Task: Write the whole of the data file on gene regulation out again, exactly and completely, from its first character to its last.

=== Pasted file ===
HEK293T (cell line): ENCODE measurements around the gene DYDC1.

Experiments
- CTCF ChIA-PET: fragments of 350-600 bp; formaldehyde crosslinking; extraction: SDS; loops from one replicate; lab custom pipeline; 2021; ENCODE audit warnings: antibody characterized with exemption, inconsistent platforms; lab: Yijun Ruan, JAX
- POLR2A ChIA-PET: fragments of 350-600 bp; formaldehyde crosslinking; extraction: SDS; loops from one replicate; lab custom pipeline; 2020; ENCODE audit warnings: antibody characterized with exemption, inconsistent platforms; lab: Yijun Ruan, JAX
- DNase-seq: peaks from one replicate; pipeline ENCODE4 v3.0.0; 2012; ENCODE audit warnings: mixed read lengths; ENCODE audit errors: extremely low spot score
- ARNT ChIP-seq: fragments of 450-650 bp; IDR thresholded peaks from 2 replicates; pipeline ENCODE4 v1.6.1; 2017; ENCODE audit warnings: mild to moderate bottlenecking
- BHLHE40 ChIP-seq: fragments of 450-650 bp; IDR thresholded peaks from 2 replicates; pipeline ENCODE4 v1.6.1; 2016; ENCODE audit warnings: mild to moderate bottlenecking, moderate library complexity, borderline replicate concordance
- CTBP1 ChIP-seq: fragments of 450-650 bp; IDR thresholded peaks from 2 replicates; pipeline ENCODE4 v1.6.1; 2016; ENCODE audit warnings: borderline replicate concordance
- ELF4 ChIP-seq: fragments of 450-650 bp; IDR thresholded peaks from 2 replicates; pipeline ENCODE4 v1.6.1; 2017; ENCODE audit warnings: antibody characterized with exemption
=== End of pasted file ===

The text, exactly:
HEK293T (cell line): ENCODE measurements around the gene DYDC1.

Experiments
- CTCF ChIA-PET: fragments of 350-600 bp; formaldehyde crosslinking; extraction: SDS; loops from one replicate; lab custom pipeline; 2021; ENCODE audit warnings: antibody characterized with exemption, inconsistent platforms; lab: Yijun Ruan, JAX
- POLR2A ChIA-PET: fragments of 350-600 bp; formaldehyde crosslinking; extraction: SDS; loops from one replicate; lab custom pipeline; 2020; ENCODE audit warnings: antibody characterized with exemption, inconsistent platforms; lab: Yijun Ruan, JAX
- DNase-seq: peaks from one replicate; pipeline ENCODE4 v3.0.0; 2012; ENCODE audit warnings: mixed read lengths; ENCODE audit errors: extremely low spot score
- ARNT ChIP-seq: fragments of 450-650 bp; IDR thresholded peaks from 2 replicates; pipeline ENCODE4 v1.6.1; 2017; ENCODE audit warnings: mild to moderate bottlenecking
- BHLHE40 ChIP-seq: fragments of 450-650 bp; IDR thresholded peaks from 2 replicates; pipeline ENCODE4 v1.6.1; 2016; ENCODE audit warnings: mild to moderate bottlenecking, moderate library complexity, borderline replicate concordance
- CTBP1 ChIP-seq: fragments of 450-650 bp; IDR thresholded peaks from 2 replicates; pipeline ENCODE4 v1.6.1; 2016; ENCODE audit warnings: borderline replicate concordance
- ELF4 ChIP-seq: fragments of 450-650 bp; IDR thresholded peaks from 2 replicates; pipeline ENCODE4 v1.6.1; 2017; ENCODE audit warnings: antibody characterized with exemption